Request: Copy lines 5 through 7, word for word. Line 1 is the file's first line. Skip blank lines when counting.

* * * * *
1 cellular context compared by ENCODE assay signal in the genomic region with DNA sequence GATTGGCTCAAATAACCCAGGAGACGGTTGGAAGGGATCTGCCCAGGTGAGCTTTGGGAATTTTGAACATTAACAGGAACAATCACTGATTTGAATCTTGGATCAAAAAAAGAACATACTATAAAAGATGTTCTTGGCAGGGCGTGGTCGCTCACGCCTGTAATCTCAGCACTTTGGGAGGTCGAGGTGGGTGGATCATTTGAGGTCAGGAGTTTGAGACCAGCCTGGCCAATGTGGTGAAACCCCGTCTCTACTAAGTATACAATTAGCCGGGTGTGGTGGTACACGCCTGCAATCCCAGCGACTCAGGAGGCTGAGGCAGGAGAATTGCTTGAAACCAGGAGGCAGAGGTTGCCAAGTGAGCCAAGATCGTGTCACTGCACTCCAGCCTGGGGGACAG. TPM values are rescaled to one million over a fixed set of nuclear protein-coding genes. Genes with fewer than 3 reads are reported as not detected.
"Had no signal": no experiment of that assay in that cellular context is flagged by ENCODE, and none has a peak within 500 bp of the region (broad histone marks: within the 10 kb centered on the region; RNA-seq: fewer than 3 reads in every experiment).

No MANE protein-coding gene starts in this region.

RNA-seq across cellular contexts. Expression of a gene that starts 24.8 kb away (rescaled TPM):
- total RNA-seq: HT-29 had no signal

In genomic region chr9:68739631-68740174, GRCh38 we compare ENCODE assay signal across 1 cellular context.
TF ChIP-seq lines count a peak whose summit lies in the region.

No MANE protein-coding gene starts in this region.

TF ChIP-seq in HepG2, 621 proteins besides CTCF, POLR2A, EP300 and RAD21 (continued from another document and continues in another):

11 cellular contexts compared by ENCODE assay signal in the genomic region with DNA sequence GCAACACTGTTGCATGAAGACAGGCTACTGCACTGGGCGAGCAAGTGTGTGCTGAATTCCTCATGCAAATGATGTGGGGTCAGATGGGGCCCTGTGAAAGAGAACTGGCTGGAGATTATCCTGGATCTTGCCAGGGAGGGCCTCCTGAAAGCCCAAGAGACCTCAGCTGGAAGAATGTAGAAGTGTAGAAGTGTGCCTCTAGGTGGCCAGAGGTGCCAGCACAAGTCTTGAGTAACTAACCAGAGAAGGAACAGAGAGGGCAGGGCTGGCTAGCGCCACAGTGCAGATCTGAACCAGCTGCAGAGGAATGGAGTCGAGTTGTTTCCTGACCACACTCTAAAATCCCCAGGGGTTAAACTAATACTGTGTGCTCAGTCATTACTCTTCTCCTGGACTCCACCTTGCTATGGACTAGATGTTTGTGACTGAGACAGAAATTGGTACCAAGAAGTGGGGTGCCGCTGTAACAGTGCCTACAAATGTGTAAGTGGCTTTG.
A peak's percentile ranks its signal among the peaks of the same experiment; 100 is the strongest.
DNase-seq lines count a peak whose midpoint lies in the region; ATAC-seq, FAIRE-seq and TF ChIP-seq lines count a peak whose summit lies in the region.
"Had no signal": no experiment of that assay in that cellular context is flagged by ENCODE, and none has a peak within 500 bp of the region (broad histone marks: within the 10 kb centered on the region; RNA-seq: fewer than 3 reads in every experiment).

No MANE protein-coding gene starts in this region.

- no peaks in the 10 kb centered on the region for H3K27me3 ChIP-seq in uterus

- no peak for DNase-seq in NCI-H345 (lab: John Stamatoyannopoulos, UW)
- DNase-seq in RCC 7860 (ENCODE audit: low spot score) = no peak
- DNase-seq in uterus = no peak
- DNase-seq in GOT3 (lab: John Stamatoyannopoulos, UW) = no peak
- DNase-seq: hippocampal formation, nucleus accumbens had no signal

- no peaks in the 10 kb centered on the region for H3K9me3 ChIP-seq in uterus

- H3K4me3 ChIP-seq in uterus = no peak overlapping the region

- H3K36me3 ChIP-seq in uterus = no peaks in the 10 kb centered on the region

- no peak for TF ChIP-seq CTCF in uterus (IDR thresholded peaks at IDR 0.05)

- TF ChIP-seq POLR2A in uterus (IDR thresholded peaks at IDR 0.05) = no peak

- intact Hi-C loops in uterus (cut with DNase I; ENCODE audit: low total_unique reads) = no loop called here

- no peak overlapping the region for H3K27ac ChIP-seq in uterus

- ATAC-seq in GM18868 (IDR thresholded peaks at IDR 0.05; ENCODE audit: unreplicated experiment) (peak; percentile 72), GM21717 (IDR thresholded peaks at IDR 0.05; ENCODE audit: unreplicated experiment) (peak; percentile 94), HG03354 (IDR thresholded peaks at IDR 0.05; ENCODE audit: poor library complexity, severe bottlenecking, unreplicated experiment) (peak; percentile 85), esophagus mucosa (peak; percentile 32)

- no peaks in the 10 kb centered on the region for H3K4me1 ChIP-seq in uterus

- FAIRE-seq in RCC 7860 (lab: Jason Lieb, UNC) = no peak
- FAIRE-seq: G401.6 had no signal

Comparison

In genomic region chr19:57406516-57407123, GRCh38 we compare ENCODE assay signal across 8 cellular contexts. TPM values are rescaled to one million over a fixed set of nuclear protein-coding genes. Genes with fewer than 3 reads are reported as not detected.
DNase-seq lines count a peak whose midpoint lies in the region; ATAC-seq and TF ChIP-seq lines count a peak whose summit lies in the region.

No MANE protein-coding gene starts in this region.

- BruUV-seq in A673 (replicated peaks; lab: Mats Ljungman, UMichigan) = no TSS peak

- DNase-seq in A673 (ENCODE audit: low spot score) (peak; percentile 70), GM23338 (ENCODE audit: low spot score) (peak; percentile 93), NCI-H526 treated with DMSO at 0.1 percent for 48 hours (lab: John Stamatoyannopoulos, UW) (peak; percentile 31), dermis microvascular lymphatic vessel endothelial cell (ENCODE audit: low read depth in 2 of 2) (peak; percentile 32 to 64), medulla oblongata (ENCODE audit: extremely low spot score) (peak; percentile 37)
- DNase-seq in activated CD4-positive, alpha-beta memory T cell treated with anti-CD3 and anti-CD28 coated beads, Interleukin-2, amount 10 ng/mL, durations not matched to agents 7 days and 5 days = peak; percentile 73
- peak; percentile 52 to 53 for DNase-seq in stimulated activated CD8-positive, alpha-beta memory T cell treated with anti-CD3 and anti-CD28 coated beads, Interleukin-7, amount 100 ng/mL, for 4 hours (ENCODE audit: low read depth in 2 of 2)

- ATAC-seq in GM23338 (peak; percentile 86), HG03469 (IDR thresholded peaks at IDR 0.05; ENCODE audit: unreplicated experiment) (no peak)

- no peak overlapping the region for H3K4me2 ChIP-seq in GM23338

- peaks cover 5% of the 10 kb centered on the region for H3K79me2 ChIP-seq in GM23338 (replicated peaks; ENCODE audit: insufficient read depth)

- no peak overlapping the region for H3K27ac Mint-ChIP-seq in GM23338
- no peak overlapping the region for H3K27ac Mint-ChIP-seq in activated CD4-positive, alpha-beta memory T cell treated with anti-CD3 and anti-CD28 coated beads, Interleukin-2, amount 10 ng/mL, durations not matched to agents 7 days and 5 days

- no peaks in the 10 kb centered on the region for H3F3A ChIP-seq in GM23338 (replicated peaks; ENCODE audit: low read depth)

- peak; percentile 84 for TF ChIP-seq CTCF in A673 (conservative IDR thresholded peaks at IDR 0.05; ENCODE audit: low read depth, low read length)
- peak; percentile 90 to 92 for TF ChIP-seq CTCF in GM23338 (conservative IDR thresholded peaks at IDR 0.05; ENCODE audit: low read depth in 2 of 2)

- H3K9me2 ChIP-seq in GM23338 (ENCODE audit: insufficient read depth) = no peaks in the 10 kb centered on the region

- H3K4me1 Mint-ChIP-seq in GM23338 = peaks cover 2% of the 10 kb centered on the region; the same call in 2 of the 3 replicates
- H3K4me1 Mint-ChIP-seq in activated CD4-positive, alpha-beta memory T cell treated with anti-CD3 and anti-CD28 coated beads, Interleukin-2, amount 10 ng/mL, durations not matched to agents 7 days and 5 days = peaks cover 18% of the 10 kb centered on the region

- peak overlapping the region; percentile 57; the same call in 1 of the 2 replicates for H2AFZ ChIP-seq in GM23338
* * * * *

- total RNA-seq: HT-29 had no signal

In genomic region chr9:68739631-68740174, GRCh38 we compare ENCODE assay signal across 1 cellular context.
TF ChIP-seq lines count a peak whose summit lies in the region.